How do you best utilize gifted teachers in a church of small groups? That was the question recently over in the Small Group Ministry Practitioners Facebook group. See also, A Church WITH Groups vs a Church OF Groups: What’s the Difference?
That’s my paraphrase. The actual question was:
How do you best utilize people with teaching gifts in a church of small groups? My small group director and I were just talking about this, in light of the fact that we recently lost a gifted teacher because there was no place (i.e. Sunday School) for her to use her teaching gifts on a regular basis. Thoughts?
Before I even get into it, let me say that there was a great discussion about it in the Small Group Ministry Practitioners group. Quite a few very insightful comments. I chimed in a little, but need to give a more organized response.
Here’s my take:
First of all, we’d need to have a shared understanding of the terms “teaching gifts” and “gifted teacher.” Since teaching is included in everyone’s list of spiritual gifts (Ephesians 4, Romans 12, 1 Corinthians 12, and 1 Peter 4) we probably all are using the term in a similar fashion. Whether one has a teaching gift or is a gifted teacher has less to do with self-assessment and more to do with the observations of others and fruit. I’ve known many who think of themselves as gifted teachers who aren’t and a number who would never think of themselves as a teacher (gifted or otherwise) and clearly communicate God’s word whenever they open their mouths.
Second, the optimum environment for life-change is in a small group. In the words of Andy Stanley, “At the end of the day, circles are better than rows.” Does that mean there’s no place for teaching? Absolutely not. It might mean there are fewer opportunities for people who like to invite listeners to pull up a chair and enjoy a smaller version of the weekend service. But it doesn’t mean there’s no place for gifted teachers. See also, Quotebook: Life-Change, Circles and Rows and Andy Stanley on Creating a Culture That’s All About Circles.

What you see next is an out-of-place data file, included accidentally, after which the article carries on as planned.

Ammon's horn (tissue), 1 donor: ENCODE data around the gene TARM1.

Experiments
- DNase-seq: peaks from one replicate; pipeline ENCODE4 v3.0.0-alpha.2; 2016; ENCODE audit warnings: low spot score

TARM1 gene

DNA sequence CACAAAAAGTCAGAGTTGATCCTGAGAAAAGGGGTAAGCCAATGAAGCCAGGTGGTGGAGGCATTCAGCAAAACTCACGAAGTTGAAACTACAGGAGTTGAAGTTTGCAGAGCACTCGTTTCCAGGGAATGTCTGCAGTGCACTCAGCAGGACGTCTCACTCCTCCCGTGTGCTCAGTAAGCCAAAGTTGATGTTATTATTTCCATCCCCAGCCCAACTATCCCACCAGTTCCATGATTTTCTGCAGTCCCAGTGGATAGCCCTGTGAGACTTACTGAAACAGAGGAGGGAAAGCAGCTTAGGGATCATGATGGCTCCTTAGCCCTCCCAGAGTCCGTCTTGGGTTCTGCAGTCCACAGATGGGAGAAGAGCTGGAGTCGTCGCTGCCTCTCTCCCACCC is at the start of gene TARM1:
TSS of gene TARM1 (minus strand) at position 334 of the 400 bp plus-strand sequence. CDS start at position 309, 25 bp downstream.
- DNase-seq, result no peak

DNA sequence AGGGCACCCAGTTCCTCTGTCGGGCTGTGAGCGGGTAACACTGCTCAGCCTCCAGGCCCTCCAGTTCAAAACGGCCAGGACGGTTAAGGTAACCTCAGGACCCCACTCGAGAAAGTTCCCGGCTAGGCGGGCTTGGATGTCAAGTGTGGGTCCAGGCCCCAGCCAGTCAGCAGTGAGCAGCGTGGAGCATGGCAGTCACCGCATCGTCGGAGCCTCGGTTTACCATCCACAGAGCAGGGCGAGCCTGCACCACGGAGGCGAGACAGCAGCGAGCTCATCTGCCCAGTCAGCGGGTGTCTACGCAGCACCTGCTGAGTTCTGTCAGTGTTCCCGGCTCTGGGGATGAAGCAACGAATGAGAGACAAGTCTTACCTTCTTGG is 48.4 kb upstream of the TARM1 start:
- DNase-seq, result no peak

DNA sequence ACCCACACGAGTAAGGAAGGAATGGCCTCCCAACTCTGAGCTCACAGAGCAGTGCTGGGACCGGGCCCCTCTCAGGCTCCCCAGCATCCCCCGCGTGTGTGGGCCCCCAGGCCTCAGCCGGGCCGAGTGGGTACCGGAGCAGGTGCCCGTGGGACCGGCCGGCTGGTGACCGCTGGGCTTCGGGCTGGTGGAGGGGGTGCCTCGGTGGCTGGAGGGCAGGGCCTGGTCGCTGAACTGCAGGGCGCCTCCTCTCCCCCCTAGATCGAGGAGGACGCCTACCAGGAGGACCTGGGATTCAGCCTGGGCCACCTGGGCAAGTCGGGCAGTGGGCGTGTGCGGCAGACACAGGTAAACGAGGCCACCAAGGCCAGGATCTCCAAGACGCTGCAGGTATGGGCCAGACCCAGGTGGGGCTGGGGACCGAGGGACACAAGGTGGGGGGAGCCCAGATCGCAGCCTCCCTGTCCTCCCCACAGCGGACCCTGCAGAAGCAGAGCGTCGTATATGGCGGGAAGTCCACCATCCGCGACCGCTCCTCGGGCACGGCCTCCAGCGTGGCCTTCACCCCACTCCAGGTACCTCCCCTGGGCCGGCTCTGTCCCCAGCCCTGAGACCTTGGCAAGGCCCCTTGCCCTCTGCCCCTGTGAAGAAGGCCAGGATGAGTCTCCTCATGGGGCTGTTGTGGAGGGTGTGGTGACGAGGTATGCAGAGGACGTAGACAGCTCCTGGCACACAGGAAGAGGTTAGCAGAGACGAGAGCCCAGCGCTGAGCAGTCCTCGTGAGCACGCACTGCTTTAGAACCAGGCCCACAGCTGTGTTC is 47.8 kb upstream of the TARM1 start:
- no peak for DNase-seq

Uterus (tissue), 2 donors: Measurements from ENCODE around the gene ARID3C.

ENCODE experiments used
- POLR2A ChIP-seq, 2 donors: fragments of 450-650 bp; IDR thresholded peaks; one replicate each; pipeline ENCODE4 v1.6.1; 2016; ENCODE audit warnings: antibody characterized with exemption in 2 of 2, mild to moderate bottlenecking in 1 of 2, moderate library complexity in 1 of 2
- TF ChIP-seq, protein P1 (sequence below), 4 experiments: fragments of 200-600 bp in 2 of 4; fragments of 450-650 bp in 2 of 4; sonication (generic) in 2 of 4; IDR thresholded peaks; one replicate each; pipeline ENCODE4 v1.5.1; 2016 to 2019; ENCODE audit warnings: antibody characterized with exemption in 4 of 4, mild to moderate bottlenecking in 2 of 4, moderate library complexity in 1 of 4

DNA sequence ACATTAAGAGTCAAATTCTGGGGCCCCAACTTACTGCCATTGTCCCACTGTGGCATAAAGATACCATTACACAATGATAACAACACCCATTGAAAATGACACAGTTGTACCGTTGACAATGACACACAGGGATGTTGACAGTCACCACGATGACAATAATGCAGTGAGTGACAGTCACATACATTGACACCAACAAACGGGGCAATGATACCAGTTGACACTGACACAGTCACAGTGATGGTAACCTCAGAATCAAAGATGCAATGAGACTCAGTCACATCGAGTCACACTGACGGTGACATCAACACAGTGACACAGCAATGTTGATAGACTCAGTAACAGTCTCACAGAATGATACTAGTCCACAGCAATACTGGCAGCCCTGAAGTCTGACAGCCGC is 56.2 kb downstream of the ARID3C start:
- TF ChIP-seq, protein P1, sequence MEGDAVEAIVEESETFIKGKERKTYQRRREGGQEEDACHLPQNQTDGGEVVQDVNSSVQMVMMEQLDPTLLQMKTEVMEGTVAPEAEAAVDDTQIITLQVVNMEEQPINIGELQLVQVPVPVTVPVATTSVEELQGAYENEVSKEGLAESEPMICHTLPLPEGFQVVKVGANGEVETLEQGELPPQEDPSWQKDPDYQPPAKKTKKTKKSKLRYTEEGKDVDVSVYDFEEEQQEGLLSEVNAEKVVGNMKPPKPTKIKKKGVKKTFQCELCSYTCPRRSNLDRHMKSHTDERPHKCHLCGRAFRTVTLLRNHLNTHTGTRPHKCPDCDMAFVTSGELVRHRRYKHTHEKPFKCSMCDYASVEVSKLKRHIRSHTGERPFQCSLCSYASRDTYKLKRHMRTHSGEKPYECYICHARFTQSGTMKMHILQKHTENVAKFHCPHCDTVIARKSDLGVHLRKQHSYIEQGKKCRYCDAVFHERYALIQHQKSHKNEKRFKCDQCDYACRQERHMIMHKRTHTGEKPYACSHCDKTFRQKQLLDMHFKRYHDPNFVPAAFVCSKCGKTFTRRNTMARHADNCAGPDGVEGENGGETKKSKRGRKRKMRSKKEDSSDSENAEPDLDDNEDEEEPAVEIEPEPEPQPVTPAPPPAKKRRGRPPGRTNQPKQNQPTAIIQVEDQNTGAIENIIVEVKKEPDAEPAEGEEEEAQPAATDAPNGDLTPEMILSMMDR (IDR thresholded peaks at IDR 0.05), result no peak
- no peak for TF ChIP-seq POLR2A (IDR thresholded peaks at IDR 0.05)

Third, there are many ways people with teaching gifts can be used in a church of small groups.
- As small group leaders who introduce the topic each week, setting up group members with a good understanding of the background and key concept of the study (much like the teaching portion on a DVD).
- As part of a team that provides video teaching to introduce the small group topic each week.
- Master teachers for the large group segment of an on-campus women’s or men’s study (followed by small group segment led by table leaders).
- As master teachers for small group leader training.
- As up-front communicators for the large-group component of the short-term on campus options that North Point is using as a first step out of the auditorium.
Can you utilize gifted teachers in a church of small groups? Absolutely. How do you best utilize them? Wisely. Gifted is in the eye of the beholder. The proof is in teaching that transforms (as opposed to informs). And if there was ever a time to insist on faithful, available and teachable as pre-qualifiers…it might be on this issue.
What do you think? Have a question? Want to argue? You can click here to jump into the conversation.